Law

Australian Consumer Law: Knowing your consumer rights and supplier responsibilities

By 5 January, 2015 January 21st, 2019 No Comments

Consumers have statutory rights and suppliers responsibilities for the provision of goods and services under the Australian Consumer Law (ACL).

There are nine guarantees that apply to the provision of goods – that the goods will:

1. Be of acceptable quality;

2. Be reasonably fit for any purpose the consumer or supplier specified. Where a consumer sought an item for a specific purpose, and was advised to purchase an item (reasonably relying on that advice), the item must meet that purpose;

3. Be described accurately;

4. Be identical to samples, demonstration models or descriptions provided;

5. Satisfy extra (express) warranties given, such as Manufacturer’s Warranties;

6. Carry clear title of ownership and possession, unless otherwise advised (such as leases);

7. Not be repossessed, except in certain circumstances;

8. Be free of hidden securities and charges and remain so, except in certain circumstances; and

9. Have available spare parts and repairs for a reasonable time after production.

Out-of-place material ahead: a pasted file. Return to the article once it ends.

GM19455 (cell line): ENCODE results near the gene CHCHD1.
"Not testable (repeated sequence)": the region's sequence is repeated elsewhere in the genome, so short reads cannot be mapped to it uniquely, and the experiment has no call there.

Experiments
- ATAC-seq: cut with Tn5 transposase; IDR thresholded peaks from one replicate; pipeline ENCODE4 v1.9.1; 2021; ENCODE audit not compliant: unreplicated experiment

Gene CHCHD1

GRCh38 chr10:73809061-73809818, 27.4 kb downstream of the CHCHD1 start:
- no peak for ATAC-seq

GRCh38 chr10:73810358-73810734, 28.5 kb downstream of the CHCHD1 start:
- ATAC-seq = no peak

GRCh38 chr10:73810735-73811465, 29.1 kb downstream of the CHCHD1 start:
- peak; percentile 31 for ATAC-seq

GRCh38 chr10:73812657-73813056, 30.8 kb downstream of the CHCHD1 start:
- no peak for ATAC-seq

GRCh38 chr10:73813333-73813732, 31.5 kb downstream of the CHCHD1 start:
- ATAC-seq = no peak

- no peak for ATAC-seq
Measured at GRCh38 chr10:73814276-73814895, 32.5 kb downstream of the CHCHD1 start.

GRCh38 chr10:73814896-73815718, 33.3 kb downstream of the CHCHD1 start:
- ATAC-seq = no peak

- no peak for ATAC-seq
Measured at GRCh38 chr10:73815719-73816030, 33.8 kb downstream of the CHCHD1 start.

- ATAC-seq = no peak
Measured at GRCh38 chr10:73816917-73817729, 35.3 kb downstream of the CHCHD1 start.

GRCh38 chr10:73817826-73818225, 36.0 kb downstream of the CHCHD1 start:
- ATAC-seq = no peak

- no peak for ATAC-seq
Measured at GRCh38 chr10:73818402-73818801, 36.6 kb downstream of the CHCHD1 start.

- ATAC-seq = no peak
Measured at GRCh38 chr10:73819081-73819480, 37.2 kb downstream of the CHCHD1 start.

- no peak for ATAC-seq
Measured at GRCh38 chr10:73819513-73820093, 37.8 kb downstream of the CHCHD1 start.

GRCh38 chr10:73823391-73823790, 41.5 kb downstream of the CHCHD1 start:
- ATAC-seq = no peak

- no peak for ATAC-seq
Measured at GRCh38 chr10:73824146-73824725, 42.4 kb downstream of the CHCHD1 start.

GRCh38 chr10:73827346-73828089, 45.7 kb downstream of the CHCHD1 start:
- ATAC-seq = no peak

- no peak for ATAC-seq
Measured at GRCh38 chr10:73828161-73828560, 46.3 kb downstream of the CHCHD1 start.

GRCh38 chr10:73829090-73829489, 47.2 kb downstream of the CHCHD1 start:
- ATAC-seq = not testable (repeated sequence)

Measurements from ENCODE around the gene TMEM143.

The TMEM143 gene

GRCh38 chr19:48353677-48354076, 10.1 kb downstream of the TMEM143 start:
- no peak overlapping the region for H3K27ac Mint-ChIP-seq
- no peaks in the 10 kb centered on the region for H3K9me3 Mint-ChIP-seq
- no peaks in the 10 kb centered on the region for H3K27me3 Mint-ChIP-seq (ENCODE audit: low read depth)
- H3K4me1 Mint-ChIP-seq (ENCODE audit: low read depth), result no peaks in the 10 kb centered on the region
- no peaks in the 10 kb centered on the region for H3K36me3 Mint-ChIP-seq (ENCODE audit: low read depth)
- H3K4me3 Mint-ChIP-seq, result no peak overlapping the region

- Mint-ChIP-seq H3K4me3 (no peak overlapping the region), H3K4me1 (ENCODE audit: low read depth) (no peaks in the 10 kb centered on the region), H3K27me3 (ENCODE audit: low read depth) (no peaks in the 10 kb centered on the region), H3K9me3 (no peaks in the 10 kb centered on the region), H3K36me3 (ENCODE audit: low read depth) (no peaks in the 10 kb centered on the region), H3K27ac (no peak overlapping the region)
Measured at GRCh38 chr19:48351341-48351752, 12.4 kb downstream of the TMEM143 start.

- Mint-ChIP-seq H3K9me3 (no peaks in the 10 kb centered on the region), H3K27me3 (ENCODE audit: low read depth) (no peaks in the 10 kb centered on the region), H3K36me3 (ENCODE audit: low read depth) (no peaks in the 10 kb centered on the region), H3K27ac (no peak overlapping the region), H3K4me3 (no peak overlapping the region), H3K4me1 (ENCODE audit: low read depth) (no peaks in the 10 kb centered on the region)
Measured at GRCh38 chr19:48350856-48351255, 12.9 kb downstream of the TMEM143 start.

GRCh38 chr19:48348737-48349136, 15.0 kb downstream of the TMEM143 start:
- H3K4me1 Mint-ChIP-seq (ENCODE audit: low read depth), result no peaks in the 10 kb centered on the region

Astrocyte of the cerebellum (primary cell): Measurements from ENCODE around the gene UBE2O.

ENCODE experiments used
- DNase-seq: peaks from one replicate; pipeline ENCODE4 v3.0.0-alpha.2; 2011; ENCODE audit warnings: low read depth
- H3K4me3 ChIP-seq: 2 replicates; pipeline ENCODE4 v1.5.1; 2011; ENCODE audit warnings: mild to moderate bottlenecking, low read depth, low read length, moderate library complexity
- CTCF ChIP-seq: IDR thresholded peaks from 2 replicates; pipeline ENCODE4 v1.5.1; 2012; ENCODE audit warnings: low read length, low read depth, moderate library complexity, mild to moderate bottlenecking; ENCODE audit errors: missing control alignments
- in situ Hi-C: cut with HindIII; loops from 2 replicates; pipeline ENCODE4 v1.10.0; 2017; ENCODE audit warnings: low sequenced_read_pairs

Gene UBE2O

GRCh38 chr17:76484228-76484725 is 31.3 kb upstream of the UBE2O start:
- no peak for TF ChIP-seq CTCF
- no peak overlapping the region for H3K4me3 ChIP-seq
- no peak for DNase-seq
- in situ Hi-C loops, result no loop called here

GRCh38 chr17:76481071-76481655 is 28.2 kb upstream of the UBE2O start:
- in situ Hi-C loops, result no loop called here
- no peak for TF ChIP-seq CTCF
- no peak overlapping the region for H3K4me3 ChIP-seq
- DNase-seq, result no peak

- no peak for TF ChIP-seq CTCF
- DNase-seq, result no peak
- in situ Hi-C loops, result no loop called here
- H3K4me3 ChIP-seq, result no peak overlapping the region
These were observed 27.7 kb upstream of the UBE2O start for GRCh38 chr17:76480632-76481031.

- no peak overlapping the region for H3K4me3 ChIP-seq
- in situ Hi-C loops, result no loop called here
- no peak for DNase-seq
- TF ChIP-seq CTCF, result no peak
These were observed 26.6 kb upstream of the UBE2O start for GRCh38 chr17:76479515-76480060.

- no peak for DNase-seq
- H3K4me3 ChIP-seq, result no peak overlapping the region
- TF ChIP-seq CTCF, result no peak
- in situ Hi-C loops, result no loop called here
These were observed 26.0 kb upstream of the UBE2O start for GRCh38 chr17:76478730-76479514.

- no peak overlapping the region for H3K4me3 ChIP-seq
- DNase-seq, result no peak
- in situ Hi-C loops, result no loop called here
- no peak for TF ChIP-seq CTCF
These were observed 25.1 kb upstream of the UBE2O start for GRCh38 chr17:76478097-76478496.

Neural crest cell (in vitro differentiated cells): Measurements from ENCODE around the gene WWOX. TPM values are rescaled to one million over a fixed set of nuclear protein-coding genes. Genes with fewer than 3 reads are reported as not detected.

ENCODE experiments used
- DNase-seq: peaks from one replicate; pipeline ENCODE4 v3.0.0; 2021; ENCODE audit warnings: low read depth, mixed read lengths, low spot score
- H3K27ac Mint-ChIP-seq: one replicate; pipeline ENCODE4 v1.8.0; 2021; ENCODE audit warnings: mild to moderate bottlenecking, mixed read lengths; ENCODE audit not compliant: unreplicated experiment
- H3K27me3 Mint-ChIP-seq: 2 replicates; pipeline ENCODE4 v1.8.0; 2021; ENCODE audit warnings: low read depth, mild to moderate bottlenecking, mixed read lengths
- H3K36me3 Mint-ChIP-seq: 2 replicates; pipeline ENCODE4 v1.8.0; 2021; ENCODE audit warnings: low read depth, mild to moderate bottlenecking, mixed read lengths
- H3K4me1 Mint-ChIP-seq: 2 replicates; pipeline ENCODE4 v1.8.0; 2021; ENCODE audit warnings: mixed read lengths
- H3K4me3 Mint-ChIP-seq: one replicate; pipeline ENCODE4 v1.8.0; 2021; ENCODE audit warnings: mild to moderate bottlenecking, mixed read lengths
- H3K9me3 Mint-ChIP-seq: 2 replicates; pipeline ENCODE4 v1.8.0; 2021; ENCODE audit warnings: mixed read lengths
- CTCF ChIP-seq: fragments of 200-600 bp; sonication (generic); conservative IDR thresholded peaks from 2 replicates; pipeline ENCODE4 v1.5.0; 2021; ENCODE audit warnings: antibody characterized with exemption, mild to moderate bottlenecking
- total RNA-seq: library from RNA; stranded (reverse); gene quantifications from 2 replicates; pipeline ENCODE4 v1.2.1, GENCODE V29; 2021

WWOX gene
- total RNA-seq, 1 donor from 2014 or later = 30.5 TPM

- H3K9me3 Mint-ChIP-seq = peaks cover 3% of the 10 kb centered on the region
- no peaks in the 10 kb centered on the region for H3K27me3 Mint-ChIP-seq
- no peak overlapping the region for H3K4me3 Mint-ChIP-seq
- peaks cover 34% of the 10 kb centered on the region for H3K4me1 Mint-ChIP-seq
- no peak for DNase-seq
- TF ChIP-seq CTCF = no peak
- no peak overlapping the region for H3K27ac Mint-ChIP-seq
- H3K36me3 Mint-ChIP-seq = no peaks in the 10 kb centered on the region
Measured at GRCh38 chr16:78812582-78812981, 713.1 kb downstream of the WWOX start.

With respect to services, consumers are given a guarantee that the services will:

1. Be provided with due care and skill. This means using an acceptable and appropriate skill level, and suppliers must take necessary care to avoid loss and damage;

2. Be fit for the specified purpose; and

3. Be provided within reasonable time (when no time is set).

The guarantees within the ACL apply to personal and business goods and services up to the value of $40,000, personal goods and services over this amount, vehicles and trailers.  They apply to new and second hand goods, and hired goods.  They don’t provide protection for goods purchased through private sales (garage sales, fetes), some auctions, items purchased for the purpose of on-selling and insurance contracts.

Suppliers and manufacturers cannot contract out of these duties or require consumers to pay for these guarantees. Significant civil and criminal penalties apply.

Where a consumer guarantee has been breached in a minor way, the supplier has the choice of providing a repair, replacement or refund. For major breaches, the consumer may choose a refund or replacement, or may seek compensation for loss of value of the goods or services, and any consequential losses incurred.

Please contact us should you seek further clarification on the application of the consumer guarantees to you or your business.